The cannabis market has reached a tipping point and is showing all the signs of an unstoppable juggernaut.
The signs are many, including:
- Legalization is spreading at an accelerating pace.
- The number of dispensaries is increasing exponentially.
- Deals and investments are multiplying.
- Big Alcohol, Big Tobacco, Big Finance, and Big Pharma have entered the market.
- Big brand names like Coca Cola, Heineken, and Coors are entering the fray.
- A vast new legal hemp market has sprung open.
- A new generation of cannabis consumers is emerging.
Deals, Deals, Deals
As mjbizdaily reports, based on the number and size of the deals that were done, the year 2018 will go down as “a massive milestone for cannabis companies.” According to Viridian Capital Advisors, 557 deals raised over $13.5 billion in 2018, compared with 378 deals that raised $2.7 billion in 2017.
Constellation Brands made waves with its $4 billion investment in Canopy Growth Corp. But Altria topped that deal with a $13 billion investment in vape company Juul, a deal that followed two weeks after Atria’s $1.8 billion investment in Cronos Group.
A key trend in the U.S. is the rapid expansion of large publicly traded cannabis companies through the establishment of multistate operations. This is the modus operandi of Acreage Holdings, Curaleaf, Green Thumb Industries, MedMen, and Trulieve—which are the five largest multistate cannabis operators with the greatest market capitalization.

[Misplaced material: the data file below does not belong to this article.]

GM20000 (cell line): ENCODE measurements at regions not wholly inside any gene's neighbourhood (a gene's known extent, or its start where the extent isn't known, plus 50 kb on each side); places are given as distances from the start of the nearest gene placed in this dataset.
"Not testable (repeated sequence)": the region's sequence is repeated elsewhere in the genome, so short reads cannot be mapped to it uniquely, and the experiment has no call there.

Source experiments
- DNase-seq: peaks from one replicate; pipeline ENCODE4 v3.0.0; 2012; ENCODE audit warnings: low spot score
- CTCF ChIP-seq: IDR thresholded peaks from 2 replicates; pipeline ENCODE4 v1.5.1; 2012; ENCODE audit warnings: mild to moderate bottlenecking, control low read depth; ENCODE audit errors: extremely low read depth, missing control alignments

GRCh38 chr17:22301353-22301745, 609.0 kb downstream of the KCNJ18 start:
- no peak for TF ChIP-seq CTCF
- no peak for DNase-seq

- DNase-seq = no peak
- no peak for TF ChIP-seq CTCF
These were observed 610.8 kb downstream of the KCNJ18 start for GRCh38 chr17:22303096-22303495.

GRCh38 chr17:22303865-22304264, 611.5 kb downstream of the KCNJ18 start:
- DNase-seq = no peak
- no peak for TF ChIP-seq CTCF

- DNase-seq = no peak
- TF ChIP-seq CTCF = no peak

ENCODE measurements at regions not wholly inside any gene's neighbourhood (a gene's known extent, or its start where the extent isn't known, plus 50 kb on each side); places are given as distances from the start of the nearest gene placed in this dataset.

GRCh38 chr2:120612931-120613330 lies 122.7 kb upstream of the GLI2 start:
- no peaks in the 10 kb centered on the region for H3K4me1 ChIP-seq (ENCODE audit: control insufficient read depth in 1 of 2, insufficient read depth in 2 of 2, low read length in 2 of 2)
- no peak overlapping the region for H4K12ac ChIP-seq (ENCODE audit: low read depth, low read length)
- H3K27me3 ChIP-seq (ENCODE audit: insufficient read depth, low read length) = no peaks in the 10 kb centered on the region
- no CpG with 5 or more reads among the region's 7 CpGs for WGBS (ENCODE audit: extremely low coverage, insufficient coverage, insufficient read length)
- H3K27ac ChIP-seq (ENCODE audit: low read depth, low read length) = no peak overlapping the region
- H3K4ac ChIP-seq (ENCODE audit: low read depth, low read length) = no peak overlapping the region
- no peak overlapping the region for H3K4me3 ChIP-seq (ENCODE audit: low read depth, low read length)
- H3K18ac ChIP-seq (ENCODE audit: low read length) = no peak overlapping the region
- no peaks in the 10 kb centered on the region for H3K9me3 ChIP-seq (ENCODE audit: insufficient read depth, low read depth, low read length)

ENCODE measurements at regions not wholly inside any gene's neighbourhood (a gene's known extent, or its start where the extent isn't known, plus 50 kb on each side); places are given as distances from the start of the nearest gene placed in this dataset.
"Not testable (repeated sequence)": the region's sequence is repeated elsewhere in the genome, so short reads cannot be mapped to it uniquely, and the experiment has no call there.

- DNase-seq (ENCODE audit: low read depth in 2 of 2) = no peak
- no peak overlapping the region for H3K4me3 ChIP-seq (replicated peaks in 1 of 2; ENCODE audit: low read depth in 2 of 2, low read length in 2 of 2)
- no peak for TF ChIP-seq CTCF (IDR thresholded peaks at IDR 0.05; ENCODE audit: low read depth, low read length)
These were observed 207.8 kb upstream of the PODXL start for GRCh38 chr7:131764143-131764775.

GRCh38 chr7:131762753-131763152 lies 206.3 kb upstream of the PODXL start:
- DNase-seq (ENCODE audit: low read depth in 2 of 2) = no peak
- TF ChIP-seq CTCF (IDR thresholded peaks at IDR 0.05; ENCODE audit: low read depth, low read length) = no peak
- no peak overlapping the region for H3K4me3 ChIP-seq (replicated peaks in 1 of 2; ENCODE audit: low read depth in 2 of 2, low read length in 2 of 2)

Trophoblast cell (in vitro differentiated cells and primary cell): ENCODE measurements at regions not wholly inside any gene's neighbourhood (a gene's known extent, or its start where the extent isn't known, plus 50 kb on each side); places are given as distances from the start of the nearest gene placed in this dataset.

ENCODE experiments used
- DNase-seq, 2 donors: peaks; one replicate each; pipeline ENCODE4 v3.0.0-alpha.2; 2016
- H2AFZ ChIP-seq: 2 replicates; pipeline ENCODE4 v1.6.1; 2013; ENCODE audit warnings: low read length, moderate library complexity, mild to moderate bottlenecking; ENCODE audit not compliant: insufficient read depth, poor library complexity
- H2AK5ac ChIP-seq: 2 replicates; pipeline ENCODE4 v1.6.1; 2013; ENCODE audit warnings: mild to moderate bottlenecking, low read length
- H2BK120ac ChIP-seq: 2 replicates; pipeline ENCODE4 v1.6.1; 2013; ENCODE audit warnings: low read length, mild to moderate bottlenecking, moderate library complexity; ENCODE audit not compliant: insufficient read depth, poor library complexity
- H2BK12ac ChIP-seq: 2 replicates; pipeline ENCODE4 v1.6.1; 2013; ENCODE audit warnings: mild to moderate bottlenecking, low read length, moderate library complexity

The big news in 2018 was the legalization of cannabis in Canada. In the U.S., Maine, Michigan, and Vermont legalized recreational cannabis. Medical cannabis is now legal in 33 states and Washington D.C., and recreational cannabis is legal in 10 states and Washington D.C.
As increasing numbers of territories legalize cannabis, resistance to legalizing cannabis is crumbling. At least seven U.S. states are leaning towards joining the recreational ranks as government leaders in New York, New Jersey, Connecticut, Pennsylvania, Ohio, Virginia, and New Hampshire push for legalization.
Around the world, bans are being lifted to legalize cannabis and allow trade. Most recently, Bermuda announced that was lifting a regulatory ban on marijuana investment funds, while Israel’s parliament approved a law to permit exports of medical marijuana.
At year’s end, Thailand’s National Legislative Assembly voted to legalize medical marijuana and allow cannabis research. This follows on the heels of South Korea, Argentina, and Australia legalizing medical cannabis.
As Forbes notes, U.S. drug policies influence those of foreign nations, and the legalization of cannabis in the U.S. is having a contagious effect worldwide.
Doubling Down on Dispensaries
The rapid expansion of the cannabis market is reflected in the exponentially multiplying number of dispensaries. Connecticut officials approved nine new medical cannabis dispensaries, which doubles the state’s existing number. New Jersey also doubled its number of medical cannabis dispensaries from 6 to 12.
Pennsylvania issued 23 new medical cannabis dispensary licenses, raising the state’s total to 79. Nevada issued 61 new recreational marijuana retail licenses, which nearly doubles that state’s number. Missouri plans to have 192 medical cannabis dispensaries open by 2020.